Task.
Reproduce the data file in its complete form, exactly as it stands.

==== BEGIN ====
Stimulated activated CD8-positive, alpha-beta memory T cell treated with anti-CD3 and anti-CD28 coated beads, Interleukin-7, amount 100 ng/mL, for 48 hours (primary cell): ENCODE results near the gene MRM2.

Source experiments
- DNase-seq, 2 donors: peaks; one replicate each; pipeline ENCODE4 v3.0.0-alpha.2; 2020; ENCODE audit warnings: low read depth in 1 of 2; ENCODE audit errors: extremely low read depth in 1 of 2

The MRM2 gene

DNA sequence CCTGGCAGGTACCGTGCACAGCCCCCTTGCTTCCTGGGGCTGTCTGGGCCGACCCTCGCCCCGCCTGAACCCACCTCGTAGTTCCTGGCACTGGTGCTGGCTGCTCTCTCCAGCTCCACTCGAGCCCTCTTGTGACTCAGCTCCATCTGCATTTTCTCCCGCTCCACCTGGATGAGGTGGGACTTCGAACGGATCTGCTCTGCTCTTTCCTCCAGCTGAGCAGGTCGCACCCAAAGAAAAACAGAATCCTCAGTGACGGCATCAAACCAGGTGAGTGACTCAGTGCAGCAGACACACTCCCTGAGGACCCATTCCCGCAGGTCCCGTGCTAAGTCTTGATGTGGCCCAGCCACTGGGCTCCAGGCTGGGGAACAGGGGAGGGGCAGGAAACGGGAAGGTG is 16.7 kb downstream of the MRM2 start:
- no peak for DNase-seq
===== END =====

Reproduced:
Stimulated activated CD8-positive, alpha-beta memory T cell treated with anti-CD3 and anti-CD28 coated beads, Interleukin-7, amount 100 ng/mL, for 48 hours (primary cell): ENCODE results near the gene MRM2.

Source experiments
- DNase-seq, 2 donors: peaks; one replicate each; pipeline ENCODE4 v3.0.0-alpha.2; 2020; ENCODE audit warnings: low read depth in 1 of 2; ENCODE audit errors: extremely low read depth in 1 of 2

The MRM2 gene

DNA sequence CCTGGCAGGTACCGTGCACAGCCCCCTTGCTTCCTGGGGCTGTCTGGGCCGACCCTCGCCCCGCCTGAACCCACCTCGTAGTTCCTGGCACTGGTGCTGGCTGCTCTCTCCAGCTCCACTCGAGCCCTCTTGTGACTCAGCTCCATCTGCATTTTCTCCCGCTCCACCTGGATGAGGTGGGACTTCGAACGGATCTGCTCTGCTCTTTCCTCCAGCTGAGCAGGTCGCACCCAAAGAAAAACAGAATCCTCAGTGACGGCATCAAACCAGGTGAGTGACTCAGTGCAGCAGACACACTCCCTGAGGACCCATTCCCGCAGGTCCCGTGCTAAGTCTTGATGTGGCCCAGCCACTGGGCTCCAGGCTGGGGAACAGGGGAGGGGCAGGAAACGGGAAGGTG is 16.7 kb downstream of the MRM2 start:
- no peak for DNase-seq